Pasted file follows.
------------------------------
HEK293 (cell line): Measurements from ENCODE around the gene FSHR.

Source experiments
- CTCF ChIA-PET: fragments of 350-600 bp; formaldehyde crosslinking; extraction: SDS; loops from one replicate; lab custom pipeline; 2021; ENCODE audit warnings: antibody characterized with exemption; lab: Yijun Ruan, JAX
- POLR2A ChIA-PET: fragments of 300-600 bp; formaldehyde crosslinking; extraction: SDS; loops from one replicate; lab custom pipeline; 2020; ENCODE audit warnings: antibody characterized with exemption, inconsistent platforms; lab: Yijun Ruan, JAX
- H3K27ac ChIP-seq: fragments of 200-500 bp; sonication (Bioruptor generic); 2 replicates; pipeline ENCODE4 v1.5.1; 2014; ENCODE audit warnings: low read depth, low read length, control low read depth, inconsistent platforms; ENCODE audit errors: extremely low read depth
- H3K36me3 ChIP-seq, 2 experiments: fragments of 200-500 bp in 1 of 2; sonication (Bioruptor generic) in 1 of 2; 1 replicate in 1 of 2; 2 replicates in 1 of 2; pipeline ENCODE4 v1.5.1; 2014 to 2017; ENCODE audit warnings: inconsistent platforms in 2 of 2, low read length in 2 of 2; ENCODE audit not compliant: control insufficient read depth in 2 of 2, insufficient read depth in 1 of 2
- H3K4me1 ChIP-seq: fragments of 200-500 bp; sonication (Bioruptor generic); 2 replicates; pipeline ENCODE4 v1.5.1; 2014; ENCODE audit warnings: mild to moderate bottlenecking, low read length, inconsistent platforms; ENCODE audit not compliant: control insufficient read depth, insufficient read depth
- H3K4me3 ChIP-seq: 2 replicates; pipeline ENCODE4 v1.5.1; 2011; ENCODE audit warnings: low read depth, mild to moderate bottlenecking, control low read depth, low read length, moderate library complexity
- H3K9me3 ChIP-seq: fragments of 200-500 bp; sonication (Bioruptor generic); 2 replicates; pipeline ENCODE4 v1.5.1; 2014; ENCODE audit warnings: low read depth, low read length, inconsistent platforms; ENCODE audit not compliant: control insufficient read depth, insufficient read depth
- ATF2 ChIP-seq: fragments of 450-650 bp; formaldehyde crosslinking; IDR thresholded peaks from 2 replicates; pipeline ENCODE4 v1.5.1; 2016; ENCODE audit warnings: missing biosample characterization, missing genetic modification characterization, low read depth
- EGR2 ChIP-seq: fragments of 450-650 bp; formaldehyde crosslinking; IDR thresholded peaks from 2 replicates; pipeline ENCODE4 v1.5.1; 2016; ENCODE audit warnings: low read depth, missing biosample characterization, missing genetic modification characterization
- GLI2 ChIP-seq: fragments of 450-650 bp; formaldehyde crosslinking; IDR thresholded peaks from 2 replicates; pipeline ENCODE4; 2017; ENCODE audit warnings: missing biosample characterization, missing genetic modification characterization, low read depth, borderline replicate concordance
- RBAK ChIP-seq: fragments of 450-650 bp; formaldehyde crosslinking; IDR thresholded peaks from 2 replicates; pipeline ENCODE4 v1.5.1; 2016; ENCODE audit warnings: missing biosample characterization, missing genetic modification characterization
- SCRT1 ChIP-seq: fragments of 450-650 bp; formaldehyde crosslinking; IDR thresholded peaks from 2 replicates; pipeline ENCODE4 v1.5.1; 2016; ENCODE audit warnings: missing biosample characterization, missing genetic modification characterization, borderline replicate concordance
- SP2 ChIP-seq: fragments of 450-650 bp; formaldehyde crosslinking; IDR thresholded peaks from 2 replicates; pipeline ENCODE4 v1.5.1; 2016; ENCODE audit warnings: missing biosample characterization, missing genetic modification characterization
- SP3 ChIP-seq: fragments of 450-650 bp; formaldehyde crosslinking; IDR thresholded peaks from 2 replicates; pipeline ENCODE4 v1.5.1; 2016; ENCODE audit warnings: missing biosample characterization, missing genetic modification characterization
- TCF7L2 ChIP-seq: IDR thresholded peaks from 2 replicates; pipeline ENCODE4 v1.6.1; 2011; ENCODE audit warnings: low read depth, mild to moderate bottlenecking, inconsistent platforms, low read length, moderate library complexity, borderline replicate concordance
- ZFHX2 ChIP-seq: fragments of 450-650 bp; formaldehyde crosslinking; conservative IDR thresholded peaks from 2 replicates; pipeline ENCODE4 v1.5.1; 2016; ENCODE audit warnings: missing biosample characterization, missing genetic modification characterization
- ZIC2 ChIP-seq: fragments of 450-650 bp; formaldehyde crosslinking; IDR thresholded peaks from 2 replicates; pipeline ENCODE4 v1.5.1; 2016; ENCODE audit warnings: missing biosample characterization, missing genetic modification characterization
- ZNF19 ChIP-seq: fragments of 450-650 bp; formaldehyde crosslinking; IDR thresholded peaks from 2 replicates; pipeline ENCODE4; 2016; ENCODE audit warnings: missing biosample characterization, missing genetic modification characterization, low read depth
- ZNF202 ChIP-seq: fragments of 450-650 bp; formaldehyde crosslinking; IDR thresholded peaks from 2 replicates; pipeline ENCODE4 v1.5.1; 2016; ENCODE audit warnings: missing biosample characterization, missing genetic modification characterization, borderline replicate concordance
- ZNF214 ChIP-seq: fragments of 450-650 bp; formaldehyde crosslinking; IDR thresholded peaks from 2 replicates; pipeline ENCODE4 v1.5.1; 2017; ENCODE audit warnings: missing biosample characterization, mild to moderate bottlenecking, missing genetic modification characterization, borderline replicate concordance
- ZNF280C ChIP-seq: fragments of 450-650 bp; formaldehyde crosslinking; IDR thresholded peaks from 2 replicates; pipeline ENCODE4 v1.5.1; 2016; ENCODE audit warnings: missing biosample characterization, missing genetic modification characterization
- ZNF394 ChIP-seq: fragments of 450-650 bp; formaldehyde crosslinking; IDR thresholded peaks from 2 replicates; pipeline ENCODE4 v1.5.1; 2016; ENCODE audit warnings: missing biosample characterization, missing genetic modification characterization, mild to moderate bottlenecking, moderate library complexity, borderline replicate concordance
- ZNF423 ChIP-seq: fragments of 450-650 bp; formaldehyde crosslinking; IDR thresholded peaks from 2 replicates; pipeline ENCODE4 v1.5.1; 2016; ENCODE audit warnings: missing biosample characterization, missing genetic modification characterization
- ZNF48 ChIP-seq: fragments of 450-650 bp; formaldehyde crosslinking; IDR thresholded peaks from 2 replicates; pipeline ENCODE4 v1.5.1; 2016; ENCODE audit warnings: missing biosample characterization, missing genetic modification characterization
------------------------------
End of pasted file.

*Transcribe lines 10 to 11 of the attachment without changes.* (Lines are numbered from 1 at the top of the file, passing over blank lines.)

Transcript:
- ATF2 ChIP-seq: fragments of 450-650 bp; formaldehyde crosslinking; IDR thresholded peaks from 2 replicates; pipeline ENCODE4 v1.5.1; 2016; ENCODE audit warnings: missing biosample characterization, missing genetic modification characterization, low read depth
- EGR2 ChIP-seq: fragments of 450-650 bp; formaldehyde crosslinking; IDR thresholded peaks from 2 replicates; pipeline ENCODE4 v1.5.1; 2016; ENCODE audit warnings: low read depth, missing biosample characterization, missing genetic modification characterization